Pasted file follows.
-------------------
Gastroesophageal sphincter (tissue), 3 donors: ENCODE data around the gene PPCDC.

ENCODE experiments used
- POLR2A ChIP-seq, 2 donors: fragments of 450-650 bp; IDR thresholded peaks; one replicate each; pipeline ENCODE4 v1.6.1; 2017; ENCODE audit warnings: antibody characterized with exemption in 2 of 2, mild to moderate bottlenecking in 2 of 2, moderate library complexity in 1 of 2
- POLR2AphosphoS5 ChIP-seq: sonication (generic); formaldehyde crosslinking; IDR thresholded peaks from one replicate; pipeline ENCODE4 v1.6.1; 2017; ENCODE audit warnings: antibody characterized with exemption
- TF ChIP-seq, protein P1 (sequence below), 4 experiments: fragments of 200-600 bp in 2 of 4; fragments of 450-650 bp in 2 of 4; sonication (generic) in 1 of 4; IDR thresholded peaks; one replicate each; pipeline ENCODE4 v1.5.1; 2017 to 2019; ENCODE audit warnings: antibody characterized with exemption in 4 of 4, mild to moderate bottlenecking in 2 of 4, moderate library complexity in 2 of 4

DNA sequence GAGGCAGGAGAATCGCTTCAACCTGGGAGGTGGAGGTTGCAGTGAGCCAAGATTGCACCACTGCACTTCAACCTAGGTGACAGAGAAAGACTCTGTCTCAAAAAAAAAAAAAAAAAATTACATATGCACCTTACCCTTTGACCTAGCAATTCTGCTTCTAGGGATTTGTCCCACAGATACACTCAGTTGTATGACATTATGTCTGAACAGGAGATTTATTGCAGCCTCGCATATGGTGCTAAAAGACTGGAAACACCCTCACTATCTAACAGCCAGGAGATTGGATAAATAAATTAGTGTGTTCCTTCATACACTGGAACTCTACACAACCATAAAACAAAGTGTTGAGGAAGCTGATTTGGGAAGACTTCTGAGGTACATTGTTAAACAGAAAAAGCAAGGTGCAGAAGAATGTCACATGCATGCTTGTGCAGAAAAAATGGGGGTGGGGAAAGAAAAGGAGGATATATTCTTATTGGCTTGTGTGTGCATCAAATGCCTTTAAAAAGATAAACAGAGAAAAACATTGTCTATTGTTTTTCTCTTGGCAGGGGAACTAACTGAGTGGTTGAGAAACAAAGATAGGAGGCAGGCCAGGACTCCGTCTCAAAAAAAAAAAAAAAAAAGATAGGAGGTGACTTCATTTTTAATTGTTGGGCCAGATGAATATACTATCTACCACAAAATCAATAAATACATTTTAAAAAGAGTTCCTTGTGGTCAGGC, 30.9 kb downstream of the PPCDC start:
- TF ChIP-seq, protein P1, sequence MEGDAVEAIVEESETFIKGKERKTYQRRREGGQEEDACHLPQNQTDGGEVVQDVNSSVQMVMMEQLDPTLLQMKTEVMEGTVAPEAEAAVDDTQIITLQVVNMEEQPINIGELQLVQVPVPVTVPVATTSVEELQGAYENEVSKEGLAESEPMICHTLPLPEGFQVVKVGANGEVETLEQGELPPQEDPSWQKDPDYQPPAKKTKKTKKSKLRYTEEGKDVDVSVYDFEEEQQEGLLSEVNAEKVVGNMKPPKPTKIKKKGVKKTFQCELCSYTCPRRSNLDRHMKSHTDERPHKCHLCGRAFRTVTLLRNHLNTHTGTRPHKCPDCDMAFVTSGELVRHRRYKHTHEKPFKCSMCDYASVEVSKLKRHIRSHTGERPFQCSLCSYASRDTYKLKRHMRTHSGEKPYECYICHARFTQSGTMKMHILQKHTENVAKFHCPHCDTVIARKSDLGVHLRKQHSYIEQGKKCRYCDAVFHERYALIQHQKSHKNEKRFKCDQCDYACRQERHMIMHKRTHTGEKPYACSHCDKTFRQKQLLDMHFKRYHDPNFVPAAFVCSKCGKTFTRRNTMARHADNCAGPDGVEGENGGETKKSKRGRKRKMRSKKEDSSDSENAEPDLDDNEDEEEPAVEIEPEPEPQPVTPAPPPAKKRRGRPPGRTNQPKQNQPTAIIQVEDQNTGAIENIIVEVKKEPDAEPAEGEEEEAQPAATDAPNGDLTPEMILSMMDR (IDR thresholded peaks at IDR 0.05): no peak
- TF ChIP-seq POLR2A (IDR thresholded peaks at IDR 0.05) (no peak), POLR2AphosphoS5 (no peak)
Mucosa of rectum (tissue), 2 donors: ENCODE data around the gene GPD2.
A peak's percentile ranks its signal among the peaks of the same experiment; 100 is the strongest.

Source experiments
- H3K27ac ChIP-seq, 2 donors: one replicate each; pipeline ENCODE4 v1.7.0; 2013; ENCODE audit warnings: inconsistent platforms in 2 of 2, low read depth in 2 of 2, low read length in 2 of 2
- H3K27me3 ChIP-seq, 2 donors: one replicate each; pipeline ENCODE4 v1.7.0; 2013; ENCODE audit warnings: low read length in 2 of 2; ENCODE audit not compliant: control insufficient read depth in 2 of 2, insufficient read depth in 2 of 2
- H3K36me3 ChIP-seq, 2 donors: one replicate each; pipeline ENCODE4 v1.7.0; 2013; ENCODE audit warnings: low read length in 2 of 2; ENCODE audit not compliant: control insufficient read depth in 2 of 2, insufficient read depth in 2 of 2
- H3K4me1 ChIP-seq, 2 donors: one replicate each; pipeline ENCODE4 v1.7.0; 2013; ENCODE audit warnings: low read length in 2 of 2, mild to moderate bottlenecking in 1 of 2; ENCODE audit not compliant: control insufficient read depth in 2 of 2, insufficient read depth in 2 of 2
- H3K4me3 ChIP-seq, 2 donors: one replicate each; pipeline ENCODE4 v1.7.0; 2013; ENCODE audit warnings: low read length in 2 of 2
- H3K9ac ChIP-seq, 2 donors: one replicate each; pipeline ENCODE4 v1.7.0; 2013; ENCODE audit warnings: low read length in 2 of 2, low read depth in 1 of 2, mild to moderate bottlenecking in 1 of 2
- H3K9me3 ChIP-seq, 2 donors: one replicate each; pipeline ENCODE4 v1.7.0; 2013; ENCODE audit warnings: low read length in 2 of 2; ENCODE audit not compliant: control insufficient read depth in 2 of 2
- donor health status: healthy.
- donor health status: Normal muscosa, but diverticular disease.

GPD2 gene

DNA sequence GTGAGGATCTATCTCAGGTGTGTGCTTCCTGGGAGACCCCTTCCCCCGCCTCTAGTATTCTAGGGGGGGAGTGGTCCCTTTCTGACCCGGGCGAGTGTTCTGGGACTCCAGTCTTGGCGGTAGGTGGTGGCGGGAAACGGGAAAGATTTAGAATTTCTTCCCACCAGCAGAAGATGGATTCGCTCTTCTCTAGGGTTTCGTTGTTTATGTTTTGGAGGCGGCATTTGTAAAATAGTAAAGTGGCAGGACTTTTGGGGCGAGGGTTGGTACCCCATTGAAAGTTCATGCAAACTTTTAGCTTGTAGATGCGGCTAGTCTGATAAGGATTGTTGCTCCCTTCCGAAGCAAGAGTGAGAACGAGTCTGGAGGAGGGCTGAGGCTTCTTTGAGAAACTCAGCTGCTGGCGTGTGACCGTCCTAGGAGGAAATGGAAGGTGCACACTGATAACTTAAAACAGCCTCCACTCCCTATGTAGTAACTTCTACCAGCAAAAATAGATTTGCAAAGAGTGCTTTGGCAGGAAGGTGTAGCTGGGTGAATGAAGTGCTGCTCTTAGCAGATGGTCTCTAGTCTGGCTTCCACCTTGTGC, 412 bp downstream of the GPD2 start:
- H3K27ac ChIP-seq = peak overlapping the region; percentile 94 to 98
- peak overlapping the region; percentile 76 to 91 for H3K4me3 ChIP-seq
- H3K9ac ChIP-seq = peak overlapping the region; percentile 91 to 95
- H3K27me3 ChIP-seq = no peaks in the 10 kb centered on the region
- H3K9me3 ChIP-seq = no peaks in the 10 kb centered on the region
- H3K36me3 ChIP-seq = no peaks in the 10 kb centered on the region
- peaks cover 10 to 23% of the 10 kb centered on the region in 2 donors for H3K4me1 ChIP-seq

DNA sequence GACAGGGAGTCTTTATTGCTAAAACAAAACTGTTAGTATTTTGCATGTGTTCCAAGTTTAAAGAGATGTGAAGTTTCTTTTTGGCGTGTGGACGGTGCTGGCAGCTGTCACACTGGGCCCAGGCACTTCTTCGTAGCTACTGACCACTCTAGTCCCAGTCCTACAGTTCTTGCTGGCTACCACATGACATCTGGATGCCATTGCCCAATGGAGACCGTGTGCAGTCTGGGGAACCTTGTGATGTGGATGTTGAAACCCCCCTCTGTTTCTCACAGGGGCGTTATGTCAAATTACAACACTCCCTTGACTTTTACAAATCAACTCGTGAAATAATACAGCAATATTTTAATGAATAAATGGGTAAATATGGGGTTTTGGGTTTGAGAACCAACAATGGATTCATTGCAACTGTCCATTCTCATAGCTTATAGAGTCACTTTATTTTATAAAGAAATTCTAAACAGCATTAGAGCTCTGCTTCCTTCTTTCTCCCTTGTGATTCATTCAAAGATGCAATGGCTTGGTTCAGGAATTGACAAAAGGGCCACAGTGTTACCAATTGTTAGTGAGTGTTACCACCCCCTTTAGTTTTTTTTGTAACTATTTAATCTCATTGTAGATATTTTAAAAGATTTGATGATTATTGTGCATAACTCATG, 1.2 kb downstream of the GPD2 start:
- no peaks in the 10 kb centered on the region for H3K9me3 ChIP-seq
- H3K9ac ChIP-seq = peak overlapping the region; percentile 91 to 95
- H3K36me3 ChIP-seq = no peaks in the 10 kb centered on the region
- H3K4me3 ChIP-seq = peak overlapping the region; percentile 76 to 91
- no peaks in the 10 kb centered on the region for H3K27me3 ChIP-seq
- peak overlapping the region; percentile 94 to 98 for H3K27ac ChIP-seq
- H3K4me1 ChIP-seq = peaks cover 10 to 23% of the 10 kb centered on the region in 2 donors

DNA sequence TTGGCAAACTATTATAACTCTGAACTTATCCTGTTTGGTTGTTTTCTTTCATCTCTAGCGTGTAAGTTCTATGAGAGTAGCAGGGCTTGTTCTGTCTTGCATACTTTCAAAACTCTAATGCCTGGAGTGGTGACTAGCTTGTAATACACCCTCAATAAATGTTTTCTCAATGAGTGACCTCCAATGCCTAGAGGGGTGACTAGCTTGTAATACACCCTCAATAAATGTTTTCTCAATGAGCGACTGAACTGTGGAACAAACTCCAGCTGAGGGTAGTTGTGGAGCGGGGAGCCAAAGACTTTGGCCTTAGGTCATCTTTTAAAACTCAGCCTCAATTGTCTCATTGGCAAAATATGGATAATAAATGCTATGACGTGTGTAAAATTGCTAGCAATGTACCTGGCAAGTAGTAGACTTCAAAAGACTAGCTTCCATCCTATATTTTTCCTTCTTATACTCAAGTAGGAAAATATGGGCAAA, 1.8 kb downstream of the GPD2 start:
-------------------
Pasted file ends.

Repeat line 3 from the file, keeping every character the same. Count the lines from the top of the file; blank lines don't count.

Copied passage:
- POLR2A ChIP-seq, 2 donors: fragments of 450-650 bp; IDR thresholded peaks; one replicate each; pipeline ENCODE4 v1.6.1; 2017; ENCODE audit warnings: antibody characterized with exemption in 2 of 2, mild to moderate bottlenecking in 2 of 2, moderate library complexity in 1 of 2